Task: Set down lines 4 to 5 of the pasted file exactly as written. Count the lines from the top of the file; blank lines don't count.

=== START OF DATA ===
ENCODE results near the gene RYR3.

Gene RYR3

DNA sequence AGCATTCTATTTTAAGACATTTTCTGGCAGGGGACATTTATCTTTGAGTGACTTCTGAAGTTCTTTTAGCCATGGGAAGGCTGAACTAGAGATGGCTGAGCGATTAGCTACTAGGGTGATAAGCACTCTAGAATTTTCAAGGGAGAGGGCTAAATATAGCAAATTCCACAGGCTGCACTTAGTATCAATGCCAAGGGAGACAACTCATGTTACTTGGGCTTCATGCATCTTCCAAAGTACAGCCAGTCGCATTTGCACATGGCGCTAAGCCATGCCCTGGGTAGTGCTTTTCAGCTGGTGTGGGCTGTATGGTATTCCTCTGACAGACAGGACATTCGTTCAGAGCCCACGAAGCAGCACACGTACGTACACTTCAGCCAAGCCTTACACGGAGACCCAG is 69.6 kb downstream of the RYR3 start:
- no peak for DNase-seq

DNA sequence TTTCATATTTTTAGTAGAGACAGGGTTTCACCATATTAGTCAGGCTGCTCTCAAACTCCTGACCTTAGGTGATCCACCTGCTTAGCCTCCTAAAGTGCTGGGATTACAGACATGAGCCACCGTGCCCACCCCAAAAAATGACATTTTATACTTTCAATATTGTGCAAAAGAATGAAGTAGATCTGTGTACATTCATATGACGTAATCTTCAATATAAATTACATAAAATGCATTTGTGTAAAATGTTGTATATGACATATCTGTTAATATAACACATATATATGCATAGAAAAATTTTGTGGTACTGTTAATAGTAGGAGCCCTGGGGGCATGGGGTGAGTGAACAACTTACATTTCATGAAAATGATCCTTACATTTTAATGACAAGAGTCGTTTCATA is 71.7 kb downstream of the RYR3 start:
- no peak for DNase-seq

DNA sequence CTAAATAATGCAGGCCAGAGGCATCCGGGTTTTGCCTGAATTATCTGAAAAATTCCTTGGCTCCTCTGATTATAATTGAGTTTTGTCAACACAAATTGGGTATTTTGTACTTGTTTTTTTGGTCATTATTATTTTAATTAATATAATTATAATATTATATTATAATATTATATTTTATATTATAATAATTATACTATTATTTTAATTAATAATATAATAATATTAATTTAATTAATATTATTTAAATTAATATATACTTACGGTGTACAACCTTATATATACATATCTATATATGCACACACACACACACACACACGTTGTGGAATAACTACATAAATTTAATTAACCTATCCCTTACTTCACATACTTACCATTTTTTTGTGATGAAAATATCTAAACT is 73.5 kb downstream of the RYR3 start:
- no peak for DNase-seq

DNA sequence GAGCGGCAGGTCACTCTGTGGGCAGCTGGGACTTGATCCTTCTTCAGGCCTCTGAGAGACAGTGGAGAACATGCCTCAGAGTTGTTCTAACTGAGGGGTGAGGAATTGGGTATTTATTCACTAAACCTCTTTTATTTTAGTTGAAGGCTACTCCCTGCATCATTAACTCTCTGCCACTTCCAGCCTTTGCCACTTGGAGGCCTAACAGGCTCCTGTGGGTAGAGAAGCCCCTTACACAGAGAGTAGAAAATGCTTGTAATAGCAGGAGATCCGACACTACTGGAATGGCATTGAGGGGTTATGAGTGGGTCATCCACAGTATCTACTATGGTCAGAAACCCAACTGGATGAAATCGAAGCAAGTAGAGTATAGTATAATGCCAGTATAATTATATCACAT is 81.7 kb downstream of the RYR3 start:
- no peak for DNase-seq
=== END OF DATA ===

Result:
- no peak for DNase-seq

DNA sequence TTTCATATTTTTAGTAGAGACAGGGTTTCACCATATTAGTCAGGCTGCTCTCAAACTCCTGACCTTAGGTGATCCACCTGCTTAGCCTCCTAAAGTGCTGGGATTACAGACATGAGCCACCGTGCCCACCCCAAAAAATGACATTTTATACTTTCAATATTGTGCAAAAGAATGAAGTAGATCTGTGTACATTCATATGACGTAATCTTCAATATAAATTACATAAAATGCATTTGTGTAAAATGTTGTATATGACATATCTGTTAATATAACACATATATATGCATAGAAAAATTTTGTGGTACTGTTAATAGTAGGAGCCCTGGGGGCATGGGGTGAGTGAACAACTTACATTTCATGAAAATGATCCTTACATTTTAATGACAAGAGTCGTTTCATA is 71.7 kb downstream of the RYR3 start: